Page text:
New York City’s public school system is the most racially segregated in the nation. Several mayoral administrations have sought to tackle this issue: Mayor Michael Bloomberg implemented programs based on school choice, with the intention of helping low-income families escape low-performing schools. Mayor Bill de Blasio appointed a school diversity advisory group, which recently released a report that advocates for eliminating “gifted and talented”(G&T) programs in elementary schools and reducing academic screening for middle and high schools. De Blasio has not made any indication as to whether he will adopt the recommendations or not, although he has adopted many of the group’s previous recommendations. Instead of entirely scrapping these programs as the report recommends, de Blasio should instead expand them to more schools, especially those in low-income and predominantly Black and Latino neighborhoods.
There are multiple factors that must be taken into account when addressing issues of racial segregation in NYC schools: Where G&T programs exist in the city and the extent to which schools across the city experience massive discrepancies in overall performance are two factors that make successful implementation of solutions difficult. At one of the best middle schools in the city, PS 122, 79 percent of students in grades 3-8 scored at the proficient level in the NY state standardized math test. In contrast, at 80 middle schools across the city, math proficiency was lower than seven percent. At certain schools, such as IS/PS 224 in the Bronx, this figure was closer to three or four percent. These patterns of disproportionate proficiency begin long before New York students enter high school.
G&T programs, along with screened high schools, are distributed across the city in clusters that often correspond to wealthier neighborhoods. This pattern is highlighted in the diversity advisory group report. The combination of these factors means that there are fewer quality educational opportunities for low-income, talented students who live in neighborhoods with underperforming schools. While Mayor Bloomberg’s school choice policies made it easier in theory for students to choose to go to better-performing schools in other parts of the city, this is not a realistic option for many families, often because of simple barriers like geographic distance and unreasonable travel times. Expanding G&T programs to low-performing schools could provide educational opportunities to engaged low-income students who do not have the same options as some of their wealthier peers, who may be able to afford private school or extracurricular academic programs. Participation in a G&T program should not be dependent on gaining admission to a selective school.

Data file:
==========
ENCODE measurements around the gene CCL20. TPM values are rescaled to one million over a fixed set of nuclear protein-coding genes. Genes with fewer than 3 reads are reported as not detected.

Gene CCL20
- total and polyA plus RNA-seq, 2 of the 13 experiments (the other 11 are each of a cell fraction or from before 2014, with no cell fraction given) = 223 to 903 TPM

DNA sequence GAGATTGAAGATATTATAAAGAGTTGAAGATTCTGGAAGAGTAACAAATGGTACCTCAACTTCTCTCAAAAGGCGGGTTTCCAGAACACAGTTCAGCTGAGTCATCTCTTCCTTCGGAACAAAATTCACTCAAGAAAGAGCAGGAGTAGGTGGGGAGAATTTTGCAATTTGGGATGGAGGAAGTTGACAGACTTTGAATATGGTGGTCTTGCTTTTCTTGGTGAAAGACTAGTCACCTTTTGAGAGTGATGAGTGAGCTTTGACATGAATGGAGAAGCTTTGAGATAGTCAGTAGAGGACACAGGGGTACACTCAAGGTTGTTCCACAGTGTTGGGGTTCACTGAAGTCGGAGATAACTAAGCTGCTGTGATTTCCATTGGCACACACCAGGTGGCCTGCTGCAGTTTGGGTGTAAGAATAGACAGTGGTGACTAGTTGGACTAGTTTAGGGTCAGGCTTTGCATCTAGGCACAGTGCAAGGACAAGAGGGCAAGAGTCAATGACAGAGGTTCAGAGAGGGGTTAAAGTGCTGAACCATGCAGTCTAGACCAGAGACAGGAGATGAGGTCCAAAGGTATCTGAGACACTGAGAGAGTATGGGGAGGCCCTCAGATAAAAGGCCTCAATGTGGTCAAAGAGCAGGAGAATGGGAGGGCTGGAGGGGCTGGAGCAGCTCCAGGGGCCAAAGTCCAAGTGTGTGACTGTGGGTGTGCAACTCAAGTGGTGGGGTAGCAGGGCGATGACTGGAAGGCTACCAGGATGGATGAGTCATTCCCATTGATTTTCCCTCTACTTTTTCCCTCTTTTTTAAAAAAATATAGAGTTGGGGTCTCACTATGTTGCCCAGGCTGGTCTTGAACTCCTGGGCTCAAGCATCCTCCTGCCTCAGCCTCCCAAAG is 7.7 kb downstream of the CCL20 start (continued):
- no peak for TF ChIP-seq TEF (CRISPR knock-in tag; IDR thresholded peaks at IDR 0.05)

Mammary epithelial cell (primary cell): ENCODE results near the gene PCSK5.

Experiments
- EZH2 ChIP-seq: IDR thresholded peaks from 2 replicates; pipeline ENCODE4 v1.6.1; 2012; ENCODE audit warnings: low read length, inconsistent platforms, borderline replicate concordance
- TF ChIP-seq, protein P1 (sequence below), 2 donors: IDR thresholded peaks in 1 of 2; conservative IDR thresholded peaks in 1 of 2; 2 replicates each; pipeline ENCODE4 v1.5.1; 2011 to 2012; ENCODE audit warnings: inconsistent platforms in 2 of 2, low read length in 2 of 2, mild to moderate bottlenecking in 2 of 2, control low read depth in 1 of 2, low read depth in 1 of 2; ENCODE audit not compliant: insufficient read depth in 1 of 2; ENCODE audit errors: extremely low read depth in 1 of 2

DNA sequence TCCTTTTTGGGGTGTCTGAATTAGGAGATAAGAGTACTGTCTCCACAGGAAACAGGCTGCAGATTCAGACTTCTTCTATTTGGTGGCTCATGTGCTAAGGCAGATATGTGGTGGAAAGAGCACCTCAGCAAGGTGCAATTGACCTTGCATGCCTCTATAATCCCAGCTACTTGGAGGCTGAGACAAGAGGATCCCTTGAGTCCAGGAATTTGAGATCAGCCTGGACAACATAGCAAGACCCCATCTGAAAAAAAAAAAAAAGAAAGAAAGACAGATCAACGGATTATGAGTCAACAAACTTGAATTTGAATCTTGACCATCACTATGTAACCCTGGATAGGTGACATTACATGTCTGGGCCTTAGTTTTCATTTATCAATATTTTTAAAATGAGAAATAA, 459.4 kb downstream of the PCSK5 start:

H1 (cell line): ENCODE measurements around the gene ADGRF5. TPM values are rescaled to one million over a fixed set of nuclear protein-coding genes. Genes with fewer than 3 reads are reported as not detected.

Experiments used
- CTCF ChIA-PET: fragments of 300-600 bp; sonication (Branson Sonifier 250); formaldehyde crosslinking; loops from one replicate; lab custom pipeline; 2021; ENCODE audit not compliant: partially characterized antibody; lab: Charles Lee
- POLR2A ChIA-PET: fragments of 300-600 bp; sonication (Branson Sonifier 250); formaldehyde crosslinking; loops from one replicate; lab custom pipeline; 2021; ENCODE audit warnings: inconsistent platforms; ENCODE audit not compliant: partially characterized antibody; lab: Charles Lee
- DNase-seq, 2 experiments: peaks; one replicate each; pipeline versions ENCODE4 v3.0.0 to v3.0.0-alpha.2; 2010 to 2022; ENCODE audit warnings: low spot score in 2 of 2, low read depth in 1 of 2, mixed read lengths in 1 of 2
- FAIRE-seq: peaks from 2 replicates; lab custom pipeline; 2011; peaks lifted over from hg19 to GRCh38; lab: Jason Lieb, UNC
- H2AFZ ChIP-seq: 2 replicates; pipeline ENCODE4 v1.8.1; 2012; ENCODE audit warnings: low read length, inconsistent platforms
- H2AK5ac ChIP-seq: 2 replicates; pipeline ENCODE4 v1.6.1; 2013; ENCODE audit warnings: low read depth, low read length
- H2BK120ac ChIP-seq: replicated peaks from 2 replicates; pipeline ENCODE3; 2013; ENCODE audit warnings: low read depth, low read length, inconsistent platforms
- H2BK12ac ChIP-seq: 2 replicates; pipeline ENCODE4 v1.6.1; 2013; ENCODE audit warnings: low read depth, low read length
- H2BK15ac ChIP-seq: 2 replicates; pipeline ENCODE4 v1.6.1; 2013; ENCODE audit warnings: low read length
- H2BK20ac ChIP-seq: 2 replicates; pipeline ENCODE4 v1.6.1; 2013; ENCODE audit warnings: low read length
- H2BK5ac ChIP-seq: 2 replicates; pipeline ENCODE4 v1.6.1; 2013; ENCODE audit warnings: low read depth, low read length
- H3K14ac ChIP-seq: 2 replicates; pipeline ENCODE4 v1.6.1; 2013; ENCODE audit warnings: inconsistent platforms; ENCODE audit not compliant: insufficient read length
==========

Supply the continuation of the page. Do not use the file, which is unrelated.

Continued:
One of the main criticisms of G&T programs is that they foster greater segregation within schools. Citywide, Asian-American and white children are overrepresented in elementary level programs, while Latinx and Black children are underrepresented. However, in many underperforming schools currently without G&T programs, student bodies are almost exclusively Black and Latinx, rendering the potential impact of G&T programs on segregation within these schools limited or nonexistent. Students should be able to test into programs at any grade level, instead of having limited chances and ending up in classes below their abilities. This would also make admissions testing less high stakes: Opponents of G&T often attribute demographic imbalances to wealthier Asian-American and white parents having more time and resources to spend on research and managing their child’s application process and test preparation. While this argument oversimplifies correlations between income and race, information about testing should be more widely distributed, since Black and Latinx students currently take the test at lower rates than other students.
Making an even-handed expansion of G&T programs requires changes that go beyond tweaking the application process. NYC currently has both citywide and district/school specific G&T programs. There are only five citywide programs, which accept students from anywhere in the city. The citywide programs are schools where every class is a “G&T” class, as opposed to district programs, which exist in a form more similar to honors classes within schools. Even though district standards are lower than those of the citywide programs, many underperforming schools do not have enough students meeting the standard to fill a single G&T class. Thus, standards would have to be adjusted to specific schools to ensure that a program could be started. As a result, most G&T expansion should be focused on district programs in areas that currently are far away from citywide programs or that have few existing district programs. More citywide programs in these areas could be beneficial as well, but this would require more resources to implement. While adjusting admissions standards, Washington D.C. has experimented with open-enrollment gifted programs -accelerated programs with no admission standards. Any student can enroll in this program, regardless of test scores or performance on other metrics. These programs have not had issues with demand, and while they may not be as selective as traditional G&T programs, they provide more potential for identifying children who have exceptional talents that may not translate directly to traditional test scores.